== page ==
Bibi Speaks to Obama

Bibi Speaks to Obama

Gilbert N. Kahn is a professor of Political Science at Kean University.

In his meeting with the President today, Bibi would be well advised to avoid trying to be too cute with Obama. His tasteless reference to Derek Jeter during his speech to the General Assembly did demonstrate to New Yorkers and Americans how au courrant he was with baseball. Considering that he was addressing an assemblage of heads of state and diplomats most of whom he was trying to convince about the importance of the global threat still posed by Iran, Bibi’s remark was childish at best. When Bibi meets in the Oval Office, he needs to be strong and firm, but also polite and appreciative; definitely not clever.

On the one hand, the U.S. has benefitted greatly from the battlefield testing that the Iron Dome system underwent during the Gaza War. The IDF demonstrated the capability and functionality of Iron Dome under real war conditions. The jointly created and developed system operated apparently masterfully. In addition, the Pentagon has much to take away from the tactics employed by the IDF in Gaza itself, which might be a model for U.S. forces if and when they will need to be deployed in the towns and villages in Syria. No doubt Israel also has been sharing extensive intelligence information with the U.S. about radical terrorists and ISIS activities, which quietly have been integrated into U.S. intelligent estimates.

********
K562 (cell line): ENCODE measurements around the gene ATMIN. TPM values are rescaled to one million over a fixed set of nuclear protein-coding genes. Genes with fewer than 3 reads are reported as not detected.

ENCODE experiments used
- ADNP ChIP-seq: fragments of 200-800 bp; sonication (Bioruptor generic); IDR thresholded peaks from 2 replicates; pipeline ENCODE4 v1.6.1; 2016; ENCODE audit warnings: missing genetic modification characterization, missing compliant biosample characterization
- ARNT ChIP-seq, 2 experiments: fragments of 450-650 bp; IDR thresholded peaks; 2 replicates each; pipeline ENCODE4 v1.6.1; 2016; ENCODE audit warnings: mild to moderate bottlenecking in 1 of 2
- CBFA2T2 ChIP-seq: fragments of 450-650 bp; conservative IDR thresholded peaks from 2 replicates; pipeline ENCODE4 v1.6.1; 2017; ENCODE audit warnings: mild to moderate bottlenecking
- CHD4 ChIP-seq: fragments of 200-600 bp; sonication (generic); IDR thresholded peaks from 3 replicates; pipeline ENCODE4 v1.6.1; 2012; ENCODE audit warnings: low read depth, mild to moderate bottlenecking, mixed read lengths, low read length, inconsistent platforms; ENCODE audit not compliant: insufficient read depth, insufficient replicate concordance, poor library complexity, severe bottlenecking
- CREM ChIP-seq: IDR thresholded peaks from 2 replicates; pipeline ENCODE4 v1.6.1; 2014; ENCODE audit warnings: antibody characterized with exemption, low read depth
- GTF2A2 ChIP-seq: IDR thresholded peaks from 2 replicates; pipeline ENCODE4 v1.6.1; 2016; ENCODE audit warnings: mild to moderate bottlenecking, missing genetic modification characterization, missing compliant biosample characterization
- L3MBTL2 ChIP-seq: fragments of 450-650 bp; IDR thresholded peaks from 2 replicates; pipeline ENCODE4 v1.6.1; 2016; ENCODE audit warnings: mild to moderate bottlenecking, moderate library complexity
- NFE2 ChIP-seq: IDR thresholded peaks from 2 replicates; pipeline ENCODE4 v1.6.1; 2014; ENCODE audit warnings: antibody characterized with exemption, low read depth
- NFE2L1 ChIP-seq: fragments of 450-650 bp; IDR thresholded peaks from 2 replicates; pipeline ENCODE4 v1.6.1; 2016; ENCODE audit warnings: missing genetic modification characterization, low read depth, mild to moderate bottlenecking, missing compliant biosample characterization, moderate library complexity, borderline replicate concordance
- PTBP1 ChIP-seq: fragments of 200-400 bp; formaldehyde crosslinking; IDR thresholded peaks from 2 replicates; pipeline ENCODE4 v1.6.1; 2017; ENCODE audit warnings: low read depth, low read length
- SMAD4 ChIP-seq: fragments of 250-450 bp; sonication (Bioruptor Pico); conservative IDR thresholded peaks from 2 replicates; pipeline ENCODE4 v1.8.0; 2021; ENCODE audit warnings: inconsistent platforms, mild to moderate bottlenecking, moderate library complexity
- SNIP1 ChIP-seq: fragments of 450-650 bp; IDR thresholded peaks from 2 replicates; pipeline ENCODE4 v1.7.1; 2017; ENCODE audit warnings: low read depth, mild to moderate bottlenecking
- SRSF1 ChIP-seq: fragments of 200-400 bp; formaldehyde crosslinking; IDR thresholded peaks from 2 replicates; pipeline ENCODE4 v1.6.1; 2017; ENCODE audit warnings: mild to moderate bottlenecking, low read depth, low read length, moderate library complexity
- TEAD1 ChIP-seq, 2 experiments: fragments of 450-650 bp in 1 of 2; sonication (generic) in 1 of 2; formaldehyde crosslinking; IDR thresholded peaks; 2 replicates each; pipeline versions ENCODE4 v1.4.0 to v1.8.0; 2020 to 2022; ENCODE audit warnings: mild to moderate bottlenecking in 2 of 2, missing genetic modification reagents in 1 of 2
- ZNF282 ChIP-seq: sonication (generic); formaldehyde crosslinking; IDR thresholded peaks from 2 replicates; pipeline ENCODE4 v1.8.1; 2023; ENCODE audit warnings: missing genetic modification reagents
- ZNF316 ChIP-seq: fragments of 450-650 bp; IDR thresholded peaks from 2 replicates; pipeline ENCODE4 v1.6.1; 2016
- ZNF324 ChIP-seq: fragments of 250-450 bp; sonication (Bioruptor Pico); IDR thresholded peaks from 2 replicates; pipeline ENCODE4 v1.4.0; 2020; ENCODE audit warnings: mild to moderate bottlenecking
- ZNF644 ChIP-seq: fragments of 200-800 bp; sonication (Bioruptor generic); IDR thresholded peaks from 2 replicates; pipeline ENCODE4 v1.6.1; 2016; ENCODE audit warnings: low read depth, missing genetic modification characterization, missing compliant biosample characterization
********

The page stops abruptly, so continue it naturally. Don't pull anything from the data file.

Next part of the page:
On the other hand, Israel received full supplies and weapons’ replenishments—some alleged hold-ups notwithstanding—as the war dragged on. Israel’s reliance on America’s military aid of planes and other heavy military equipment of over $3 billion annually has enabled the IDF to maintain its dramatically superior edge in the region. The continuing support from both the White House and the Members of Congress require the Prime Minister to make the first move to dissolve much of the personal animosity which had existed throughout the Obama years.  While Israel might have taken umbrage at some of the statements and messages that emanated from Washington this summer, much of it was rhetoric uttered under political and geopolitical pressure which had no significant consequences for the underlying relationship.  

These two leaders may not like each other personally, but it would be not hurt for Bibi to make the first move to improve it. This is especially so if in fact Bibi is correct that there will be tense debates with Washington over the Iran nuclear talks in the weeks ahead. 

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